Wind causes trees, power lines to come down - WFSB 3 Connecticut

Wind causes trees, power lines to come down

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A tree came down onto a Hartford home on Tuesday afternoon (WFSB) A tree came down onto a Hartford home on Tuesday afternoon (WFSB)
Power lines were damaged in Bolton thanks to the wind. (WFSB) Power lines were damaged in Bolton thanks to the wind. (WFSB)
(WFSB) -

Tuesday's storm brought gusty winds that started causing some damage during the morning hours.

That wind is only expected to get worse toward the evening hours, according to Channel 3's meteorologists.

On Tuesday afternoon, a tree came down onto a vacant home on Kenyon Street. The home is currently for sale.

A tree and wires also came down on Route 69 in Wolcott, closing part of the road.

Earlier in the day, West Hartford police reported that Rumford Street was closed after the wind brought a tree down onto wires and a pole.

No injuries were reported.

In Bolton, where nearly 800 Eversource customers were without power at one point, crews had to make repairs. That number has since been reduced to zero.

Damage was reported at the intersection of Routes 384, 44 and 6.

Eversource was on the scene.

To stay updates on Eversource power outages, click here.

In East Lyme, Chris Prevost of A-1 Seamless Gutters and his crew were busy cleaning leaves from clogged gutters. 

If your gutters are clogged a heavy rain could overflow them and back-up, forcing damaging water to get inside your house. If left clogged through the winter, the ice will build up causing even bigger headaches.

“It varies house to house. We say a minimum two times a year. Usually a couple of times in the spring is good because it’s a much longer season,” Prevost said.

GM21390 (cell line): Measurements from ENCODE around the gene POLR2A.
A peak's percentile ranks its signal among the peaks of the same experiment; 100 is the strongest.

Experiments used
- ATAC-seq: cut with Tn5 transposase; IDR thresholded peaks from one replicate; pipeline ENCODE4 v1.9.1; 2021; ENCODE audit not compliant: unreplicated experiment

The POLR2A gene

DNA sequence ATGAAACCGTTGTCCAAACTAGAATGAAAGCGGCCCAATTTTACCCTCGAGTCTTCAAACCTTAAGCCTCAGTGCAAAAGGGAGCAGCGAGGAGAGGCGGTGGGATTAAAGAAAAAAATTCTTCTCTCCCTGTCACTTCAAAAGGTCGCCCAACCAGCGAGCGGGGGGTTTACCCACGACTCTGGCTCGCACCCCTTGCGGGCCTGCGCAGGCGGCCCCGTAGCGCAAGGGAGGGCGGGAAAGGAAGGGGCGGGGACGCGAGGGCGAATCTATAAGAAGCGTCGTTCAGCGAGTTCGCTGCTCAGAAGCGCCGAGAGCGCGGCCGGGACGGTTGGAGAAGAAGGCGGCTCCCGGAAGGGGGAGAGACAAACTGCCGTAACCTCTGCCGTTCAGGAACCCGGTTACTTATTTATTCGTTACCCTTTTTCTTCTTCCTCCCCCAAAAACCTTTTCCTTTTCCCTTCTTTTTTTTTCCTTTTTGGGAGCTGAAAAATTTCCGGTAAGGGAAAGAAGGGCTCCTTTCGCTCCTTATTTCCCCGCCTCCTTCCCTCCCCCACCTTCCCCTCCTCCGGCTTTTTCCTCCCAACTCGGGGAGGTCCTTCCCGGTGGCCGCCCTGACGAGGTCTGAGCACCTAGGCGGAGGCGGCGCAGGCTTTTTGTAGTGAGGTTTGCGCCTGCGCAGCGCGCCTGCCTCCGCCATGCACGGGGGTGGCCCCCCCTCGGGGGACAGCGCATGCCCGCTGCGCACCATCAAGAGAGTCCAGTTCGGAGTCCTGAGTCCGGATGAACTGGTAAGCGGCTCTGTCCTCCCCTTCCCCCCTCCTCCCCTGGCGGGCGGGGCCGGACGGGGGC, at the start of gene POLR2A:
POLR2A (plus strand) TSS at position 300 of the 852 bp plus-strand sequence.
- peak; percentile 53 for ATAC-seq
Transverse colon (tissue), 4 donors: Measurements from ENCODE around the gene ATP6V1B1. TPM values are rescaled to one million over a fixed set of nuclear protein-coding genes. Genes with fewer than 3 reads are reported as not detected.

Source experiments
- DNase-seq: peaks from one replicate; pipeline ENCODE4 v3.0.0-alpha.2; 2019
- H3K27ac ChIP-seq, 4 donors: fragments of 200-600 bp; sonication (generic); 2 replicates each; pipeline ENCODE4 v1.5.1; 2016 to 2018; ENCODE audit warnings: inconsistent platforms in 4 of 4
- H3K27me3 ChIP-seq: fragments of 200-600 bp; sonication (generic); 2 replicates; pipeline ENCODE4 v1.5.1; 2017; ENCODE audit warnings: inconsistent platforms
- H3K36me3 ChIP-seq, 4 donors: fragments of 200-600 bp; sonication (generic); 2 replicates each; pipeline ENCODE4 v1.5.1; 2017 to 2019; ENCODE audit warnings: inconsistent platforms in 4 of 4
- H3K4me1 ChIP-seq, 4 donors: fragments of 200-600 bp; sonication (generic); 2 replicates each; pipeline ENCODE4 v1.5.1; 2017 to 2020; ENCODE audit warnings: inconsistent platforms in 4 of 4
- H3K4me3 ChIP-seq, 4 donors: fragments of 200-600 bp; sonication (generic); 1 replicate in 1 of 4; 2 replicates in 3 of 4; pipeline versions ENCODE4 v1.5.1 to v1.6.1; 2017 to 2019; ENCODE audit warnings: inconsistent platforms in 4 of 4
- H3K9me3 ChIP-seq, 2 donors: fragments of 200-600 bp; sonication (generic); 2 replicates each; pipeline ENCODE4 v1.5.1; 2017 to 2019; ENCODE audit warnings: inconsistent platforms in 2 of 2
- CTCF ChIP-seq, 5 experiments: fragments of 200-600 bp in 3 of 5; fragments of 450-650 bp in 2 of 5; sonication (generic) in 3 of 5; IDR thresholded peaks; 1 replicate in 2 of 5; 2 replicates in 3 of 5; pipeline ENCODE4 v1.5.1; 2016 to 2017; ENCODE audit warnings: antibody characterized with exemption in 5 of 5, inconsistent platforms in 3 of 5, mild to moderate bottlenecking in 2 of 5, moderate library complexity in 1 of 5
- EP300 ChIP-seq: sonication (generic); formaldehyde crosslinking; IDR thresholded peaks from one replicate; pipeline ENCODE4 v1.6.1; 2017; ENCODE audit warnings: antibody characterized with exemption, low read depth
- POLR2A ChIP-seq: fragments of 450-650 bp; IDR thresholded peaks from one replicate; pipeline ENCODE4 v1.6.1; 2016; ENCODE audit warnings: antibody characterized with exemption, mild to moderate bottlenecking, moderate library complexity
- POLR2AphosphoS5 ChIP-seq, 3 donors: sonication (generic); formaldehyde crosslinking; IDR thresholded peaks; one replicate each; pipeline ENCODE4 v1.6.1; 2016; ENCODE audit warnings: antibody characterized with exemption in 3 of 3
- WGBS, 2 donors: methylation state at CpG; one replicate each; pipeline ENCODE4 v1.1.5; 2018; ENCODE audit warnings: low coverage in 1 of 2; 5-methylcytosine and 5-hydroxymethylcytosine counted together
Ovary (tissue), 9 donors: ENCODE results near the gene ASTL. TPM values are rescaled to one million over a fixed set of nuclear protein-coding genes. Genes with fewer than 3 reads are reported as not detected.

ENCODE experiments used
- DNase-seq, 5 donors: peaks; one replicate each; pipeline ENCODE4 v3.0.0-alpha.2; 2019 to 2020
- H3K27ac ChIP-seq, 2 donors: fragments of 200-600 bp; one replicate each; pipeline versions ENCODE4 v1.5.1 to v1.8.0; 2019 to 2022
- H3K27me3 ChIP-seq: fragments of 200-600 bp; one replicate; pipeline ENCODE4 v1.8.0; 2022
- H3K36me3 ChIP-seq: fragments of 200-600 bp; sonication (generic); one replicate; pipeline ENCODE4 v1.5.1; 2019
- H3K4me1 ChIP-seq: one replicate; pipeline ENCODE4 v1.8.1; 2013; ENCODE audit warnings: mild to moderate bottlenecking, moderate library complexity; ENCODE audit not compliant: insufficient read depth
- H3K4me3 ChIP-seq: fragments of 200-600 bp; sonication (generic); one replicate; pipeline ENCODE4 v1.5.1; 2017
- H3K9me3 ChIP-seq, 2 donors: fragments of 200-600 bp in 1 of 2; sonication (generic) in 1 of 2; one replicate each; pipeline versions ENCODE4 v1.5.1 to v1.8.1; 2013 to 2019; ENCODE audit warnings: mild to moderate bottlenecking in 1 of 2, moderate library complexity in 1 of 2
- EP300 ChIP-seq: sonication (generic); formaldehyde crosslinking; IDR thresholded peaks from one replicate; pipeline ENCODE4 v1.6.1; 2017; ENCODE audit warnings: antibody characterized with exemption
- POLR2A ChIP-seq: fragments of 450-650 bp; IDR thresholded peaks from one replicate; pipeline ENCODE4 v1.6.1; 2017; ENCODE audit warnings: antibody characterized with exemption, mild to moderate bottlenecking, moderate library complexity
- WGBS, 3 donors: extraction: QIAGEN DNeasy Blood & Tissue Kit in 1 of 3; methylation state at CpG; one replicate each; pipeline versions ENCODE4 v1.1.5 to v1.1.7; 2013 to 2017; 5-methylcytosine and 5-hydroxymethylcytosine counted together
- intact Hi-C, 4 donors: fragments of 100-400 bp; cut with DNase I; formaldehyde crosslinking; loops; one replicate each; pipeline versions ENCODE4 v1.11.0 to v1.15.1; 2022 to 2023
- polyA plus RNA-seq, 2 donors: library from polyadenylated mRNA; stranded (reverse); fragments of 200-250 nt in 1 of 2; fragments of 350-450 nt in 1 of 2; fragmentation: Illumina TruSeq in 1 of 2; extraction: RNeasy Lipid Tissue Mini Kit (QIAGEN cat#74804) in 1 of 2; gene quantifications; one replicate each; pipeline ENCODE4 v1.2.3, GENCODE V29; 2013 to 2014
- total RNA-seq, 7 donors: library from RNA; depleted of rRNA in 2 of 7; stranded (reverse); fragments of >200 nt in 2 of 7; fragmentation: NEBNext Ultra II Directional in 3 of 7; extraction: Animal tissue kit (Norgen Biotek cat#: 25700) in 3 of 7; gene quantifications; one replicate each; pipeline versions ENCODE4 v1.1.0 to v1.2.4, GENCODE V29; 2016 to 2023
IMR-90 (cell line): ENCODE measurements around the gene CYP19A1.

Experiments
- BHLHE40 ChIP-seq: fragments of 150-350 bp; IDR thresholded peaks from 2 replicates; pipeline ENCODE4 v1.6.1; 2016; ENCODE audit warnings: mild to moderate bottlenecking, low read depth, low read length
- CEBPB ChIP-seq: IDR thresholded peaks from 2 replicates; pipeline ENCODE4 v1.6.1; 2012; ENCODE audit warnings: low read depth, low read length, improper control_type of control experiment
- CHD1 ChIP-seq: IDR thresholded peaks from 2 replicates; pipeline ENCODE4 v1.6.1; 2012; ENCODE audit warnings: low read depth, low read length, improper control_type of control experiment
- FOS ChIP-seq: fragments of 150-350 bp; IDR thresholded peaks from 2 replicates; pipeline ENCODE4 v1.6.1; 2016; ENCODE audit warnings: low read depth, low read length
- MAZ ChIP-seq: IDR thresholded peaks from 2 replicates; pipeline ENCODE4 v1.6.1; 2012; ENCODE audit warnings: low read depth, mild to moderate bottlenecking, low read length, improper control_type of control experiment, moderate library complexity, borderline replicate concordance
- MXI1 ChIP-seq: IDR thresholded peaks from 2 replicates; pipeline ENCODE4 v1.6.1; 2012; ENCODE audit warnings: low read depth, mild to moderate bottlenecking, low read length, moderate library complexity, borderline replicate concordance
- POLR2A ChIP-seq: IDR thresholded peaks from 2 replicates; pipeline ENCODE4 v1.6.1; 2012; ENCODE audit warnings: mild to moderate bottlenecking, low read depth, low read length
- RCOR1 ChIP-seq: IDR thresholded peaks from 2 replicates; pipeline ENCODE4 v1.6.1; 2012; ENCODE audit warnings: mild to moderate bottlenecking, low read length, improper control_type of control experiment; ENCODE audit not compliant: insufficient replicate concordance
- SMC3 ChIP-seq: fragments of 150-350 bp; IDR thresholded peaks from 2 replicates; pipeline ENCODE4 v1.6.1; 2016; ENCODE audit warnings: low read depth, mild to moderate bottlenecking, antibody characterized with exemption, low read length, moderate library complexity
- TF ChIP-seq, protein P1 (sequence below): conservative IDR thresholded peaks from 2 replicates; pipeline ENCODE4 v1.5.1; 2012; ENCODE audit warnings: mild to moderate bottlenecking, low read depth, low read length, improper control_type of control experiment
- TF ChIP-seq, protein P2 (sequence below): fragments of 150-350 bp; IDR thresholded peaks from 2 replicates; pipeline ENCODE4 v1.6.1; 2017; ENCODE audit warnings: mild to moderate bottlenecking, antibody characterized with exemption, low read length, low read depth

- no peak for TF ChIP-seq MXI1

Having a professional clean your gutters will cost on average about $200 dollars per cleaning, and free you from climbing the ladder and potentially getting hurt.

Pickers were also busy harvesting apples this afternoon at Holmberg orchards before the high winds knock the fruit off the trees. 

Owner Richard Holmberg says he's always watching the forecast especially if high winds and heavy rains are predicted.

"We want to know when the rain's coming when the wind's coming and when the sun's coming,” Holmberg said. "They're talking anywhere from 40-60 mph wind gusts so anything we can get off today is less that can possibly fall on the ground tomorrow."

He said wind damage is now minimized because new orchards are planted with a series of heavy guide wires, giving the fruit trees more support from bottom to the top. It’s what they call a "fruiting wall.”

"You want the fruit to grow from top to bottom. These trees have actually been in the ground three years. They are very quickly maxing very high production numbers,” he said.

The danger he said is that with strong winds, mature fruit trees could be uprooted.

A wind advisory remains in place for the state through Tuesday.

Gusts could top 45 mph. If accompanied by a thunderstorm, they could top 60 mph.

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